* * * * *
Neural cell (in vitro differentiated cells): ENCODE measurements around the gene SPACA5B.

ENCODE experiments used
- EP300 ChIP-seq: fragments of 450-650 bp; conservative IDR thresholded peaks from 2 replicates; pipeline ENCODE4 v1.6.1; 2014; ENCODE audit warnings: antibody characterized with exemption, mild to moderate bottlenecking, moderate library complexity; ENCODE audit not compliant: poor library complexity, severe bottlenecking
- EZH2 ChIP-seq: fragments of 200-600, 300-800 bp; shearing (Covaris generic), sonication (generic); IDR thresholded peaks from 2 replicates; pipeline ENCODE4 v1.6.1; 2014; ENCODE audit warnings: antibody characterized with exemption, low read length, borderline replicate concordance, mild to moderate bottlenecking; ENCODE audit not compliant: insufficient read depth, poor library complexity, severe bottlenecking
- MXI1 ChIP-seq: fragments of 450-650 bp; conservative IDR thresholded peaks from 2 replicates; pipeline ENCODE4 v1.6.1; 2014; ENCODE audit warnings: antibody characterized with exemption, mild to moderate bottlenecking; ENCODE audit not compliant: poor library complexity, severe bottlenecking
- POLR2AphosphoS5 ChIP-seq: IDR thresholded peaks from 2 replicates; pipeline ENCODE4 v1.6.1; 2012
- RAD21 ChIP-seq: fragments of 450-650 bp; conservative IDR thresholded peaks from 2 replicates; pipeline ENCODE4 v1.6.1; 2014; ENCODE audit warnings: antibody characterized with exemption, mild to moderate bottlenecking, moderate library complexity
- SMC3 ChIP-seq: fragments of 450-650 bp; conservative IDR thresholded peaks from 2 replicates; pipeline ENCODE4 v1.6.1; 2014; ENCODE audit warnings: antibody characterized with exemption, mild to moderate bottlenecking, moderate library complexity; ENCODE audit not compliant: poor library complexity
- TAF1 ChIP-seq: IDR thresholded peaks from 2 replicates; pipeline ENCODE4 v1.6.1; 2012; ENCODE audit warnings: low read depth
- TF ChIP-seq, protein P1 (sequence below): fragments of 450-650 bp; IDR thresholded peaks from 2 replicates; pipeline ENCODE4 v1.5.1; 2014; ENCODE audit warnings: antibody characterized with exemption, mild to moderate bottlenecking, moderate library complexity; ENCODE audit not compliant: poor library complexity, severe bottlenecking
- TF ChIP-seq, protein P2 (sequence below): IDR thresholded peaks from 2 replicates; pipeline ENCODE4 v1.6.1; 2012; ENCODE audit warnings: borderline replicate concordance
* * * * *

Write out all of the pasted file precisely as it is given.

Neural cell (in vitro differentiated cells): ENCODE measurements around the gene SPACA5B.

ENCODE experiments used
- EP300 ChIP-seq: fragments of 450-650 bp; conservative IDR thresholded peaks from 2 replicates; pipeline ENCODE4 v1.6.1; 2014; ENCODE audit warnings: antibody characterized with exemption, mild to moderate bottlenecking, moderate library complexity; ENCODE audit not compliant: poor library complexity, severe bottlenecking
- EZH2 ChIP-seq: fragments of 200-600, 300-800 bp; shearing (Covaris generic), sonication (generic); IDR thresholded peaks from 2 replicates; pipeline ENCODE4 v1.6.1; 2014; ENCODE audit warnings: antibody characterized with exemption, low read length, borderline replicate concordance, mild to moderate bottlenecking; ENCODE audit not compliant: insufficient read depth, poor library complexity, severe bottlenecking
- MXI1 ChIP-seq: fragments of 450-650 bp; conservative IDR thresholded peaks from 2 replicates; pipeline ENCODE4 v1.6.1; 2014; ENCODE audit warnings: antibody characterized with exemption, mild to moderate bottlenecking; ENCODE audit not compliant: poor library complexity, severe bottlenecking
- POLR2AphosphoS5 ChIP-seq: IDR thresholded peaks from 2 replicates; pipeline ENCODE4 v1.6.1; 2012
- RAD21 ChIP-seq: fragments of 450-650 bp; conservative IDR thresholded peaks from 2 replicates; pipeline ENCODE4 v1.6.1; 2014; ENCODE audit warnings: antibody characterized with exemption, mild to moderate bottlenecking, moderate library complexity
- SMC3 ChIP-seq: fragments of 450-650 bp; conservative IDR thresholded peaks from 2 replicates; pipeline ENCODE4 v1.6.1; 2014; ENCODE audit warnings: antibody characterized with exemption, mild to moderate bottlenecking, moderate library complexity; ENCODE audit not compliant: poor library complexity
- TAF1 ChIP-seq: IDR thresholded peaks from 2 replicates; pipeline ENCODE4 v1.6.1; 2012; ENCODE audit warnings: low read depth
- TF ChIP-seq, protein P1 (sequence below): fragments of 450-650 bp; IDR thresholded peaks from 2 replicates; pipeline ENCODE4 v1.5.1; 2014; ENCODE audit warnings: antibody characterized with exemption, mild to moderate bottlenecking, moderate library complexity; ENCODE audit not compliant: poor library complexity, severe bottlenecking
- TF ChIP-seq, protein P2 (sequence below): IDR thresholded peaks from 2 replicates; pipeline ENCODE4 v1.6.1; 2012; ENCODE audit warnings: borderline replicate concordance